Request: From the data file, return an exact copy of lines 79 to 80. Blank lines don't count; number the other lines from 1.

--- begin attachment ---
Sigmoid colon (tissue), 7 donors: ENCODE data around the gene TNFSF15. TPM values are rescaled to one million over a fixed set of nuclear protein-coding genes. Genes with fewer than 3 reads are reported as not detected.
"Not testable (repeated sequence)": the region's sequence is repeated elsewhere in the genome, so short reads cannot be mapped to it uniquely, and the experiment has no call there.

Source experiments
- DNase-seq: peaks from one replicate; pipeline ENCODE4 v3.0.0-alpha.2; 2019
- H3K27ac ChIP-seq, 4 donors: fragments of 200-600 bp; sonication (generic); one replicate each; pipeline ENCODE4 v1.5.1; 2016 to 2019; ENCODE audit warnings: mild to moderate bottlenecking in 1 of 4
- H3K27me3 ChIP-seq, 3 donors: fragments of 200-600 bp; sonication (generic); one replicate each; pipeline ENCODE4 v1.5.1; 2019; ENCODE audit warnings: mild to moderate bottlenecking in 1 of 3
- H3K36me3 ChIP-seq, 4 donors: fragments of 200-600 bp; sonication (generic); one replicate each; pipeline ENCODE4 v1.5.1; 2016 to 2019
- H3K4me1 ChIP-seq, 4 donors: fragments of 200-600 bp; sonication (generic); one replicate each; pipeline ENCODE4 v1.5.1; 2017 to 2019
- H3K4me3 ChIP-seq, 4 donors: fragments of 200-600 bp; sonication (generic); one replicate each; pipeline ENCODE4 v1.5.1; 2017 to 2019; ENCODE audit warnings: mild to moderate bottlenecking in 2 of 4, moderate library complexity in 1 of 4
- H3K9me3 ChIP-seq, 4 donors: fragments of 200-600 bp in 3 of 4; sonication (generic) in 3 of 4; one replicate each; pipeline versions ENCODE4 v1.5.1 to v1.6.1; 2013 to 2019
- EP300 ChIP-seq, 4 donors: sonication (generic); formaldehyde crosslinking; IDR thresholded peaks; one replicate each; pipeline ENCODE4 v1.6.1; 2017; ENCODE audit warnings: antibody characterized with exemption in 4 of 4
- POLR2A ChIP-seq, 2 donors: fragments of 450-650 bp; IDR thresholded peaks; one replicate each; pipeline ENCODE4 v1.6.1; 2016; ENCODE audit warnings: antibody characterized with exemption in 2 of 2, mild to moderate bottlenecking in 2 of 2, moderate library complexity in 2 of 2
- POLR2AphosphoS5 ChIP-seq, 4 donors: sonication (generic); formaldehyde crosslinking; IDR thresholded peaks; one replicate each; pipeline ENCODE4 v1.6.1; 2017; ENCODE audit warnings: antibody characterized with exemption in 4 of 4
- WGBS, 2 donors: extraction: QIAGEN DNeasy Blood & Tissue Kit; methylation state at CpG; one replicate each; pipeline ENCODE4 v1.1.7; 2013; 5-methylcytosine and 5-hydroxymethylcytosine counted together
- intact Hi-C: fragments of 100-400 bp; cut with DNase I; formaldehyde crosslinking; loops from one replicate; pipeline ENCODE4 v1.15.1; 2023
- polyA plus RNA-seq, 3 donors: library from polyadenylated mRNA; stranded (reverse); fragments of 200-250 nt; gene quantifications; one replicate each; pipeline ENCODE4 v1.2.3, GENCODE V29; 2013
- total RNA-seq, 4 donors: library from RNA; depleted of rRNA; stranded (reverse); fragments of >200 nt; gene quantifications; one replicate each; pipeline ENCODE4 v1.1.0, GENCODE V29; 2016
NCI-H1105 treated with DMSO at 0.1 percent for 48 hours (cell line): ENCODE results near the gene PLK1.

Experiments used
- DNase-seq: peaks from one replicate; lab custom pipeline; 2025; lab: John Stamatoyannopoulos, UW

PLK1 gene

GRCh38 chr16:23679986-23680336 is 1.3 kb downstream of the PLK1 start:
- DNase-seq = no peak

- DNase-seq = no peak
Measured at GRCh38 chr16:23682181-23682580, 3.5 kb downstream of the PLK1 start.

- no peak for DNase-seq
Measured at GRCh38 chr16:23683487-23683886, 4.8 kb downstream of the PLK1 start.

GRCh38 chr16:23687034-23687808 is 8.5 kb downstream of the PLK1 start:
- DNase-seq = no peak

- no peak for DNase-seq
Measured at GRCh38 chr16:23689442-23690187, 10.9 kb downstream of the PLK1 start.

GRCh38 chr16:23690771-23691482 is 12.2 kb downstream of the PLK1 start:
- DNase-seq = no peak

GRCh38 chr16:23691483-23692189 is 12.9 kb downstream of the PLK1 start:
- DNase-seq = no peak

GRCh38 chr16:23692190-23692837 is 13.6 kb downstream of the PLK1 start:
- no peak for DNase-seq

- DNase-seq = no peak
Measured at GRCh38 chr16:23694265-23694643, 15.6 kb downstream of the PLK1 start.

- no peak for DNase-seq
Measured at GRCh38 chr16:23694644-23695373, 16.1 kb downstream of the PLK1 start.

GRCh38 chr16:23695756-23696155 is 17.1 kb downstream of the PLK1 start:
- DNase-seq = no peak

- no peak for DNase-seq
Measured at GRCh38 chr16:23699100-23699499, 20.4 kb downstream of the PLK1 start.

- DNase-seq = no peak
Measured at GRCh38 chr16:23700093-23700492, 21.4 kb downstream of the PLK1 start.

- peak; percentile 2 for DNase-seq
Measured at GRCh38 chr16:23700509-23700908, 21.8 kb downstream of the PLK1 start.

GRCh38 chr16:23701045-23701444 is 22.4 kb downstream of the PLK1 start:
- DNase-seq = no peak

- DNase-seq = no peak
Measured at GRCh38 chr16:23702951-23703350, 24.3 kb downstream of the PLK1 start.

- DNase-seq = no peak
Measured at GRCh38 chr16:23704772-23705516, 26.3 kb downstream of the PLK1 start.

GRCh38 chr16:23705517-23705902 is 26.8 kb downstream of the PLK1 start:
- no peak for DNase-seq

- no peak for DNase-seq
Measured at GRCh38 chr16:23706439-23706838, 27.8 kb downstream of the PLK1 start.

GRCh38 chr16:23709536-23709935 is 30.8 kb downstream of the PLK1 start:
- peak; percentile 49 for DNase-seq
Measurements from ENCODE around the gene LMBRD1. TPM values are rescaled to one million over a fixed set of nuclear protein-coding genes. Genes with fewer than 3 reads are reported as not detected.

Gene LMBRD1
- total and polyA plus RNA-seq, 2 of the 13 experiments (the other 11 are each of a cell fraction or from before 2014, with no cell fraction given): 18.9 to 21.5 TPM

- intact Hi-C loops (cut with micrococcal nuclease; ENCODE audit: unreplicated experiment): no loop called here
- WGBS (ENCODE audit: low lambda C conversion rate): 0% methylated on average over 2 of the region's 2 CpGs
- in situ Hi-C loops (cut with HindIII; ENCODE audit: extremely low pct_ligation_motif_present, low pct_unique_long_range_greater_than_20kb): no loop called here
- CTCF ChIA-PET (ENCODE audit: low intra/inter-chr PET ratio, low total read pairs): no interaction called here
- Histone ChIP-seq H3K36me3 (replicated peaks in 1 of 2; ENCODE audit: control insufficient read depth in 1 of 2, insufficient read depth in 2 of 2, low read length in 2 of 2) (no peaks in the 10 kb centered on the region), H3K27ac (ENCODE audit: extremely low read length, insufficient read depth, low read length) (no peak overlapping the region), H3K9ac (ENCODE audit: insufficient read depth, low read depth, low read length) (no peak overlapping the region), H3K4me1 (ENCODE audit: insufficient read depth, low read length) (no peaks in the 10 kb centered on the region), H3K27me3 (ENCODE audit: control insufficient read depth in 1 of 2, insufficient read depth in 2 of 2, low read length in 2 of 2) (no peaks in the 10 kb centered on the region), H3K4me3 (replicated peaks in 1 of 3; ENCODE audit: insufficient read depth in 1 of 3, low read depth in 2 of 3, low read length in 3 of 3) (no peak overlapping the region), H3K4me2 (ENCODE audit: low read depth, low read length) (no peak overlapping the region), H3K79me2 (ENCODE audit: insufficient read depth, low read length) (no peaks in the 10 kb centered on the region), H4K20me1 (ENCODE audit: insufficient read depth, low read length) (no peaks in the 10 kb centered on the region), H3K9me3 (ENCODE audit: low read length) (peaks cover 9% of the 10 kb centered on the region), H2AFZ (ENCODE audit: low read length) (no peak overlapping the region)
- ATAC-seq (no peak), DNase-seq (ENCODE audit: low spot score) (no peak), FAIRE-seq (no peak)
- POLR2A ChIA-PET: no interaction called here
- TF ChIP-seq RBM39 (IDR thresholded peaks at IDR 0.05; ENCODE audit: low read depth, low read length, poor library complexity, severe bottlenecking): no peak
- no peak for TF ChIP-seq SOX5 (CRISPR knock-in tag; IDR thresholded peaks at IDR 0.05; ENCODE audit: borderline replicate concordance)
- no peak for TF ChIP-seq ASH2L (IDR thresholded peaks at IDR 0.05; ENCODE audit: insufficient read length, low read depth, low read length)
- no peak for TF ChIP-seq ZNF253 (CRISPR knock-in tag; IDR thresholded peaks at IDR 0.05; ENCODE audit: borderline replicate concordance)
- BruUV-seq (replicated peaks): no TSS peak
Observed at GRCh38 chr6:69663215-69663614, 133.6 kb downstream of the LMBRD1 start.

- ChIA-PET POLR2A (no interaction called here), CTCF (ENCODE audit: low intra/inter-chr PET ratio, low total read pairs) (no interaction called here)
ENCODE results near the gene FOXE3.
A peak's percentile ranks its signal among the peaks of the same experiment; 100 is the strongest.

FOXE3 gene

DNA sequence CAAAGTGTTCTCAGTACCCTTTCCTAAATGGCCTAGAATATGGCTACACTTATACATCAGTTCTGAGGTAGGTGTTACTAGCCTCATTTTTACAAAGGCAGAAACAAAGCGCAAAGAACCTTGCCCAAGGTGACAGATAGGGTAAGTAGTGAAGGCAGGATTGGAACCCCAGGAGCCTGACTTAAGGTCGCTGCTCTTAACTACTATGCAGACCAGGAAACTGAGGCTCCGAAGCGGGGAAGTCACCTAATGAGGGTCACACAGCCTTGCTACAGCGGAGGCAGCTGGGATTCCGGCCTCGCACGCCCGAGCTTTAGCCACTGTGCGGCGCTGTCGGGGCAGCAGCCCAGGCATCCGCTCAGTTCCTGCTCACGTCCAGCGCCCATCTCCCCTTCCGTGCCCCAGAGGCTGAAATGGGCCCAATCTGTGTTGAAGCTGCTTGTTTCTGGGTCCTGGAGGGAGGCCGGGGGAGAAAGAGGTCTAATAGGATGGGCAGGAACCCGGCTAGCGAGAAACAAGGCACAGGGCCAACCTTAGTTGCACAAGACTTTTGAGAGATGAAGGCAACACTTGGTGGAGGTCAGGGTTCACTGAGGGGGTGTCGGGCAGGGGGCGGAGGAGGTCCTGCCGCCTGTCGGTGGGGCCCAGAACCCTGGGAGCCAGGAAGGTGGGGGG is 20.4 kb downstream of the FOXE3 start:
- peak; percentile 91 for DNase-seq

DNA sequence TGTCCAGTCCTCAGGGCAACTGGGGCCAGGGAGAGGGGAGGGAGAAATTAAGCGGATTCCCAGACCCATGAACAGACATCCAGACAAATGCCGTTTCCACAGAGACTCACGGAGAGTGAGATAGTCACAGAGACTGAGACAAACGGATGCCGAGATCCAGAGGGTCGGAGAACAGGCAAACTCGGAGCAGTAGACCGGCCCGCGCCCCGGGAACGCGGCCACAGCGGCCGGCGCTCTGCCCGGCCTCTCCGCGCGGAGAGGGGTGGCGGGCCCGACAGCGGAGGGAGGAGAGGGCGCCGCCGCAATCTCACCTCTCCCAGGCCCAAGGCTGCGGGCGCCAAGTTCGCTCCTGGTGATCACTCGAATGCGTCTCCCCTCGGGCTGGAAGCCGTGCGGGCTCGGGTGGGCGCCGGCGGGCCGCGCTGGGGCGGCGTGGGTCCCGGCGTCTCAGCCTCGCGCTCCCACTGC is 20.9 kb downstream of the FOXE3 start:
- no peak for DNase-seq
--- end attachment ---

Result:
ENCODE results near the gene FOXE3.
A peak's percentile ranks its signal among the peaks of the same experiment; 100 is the strongest.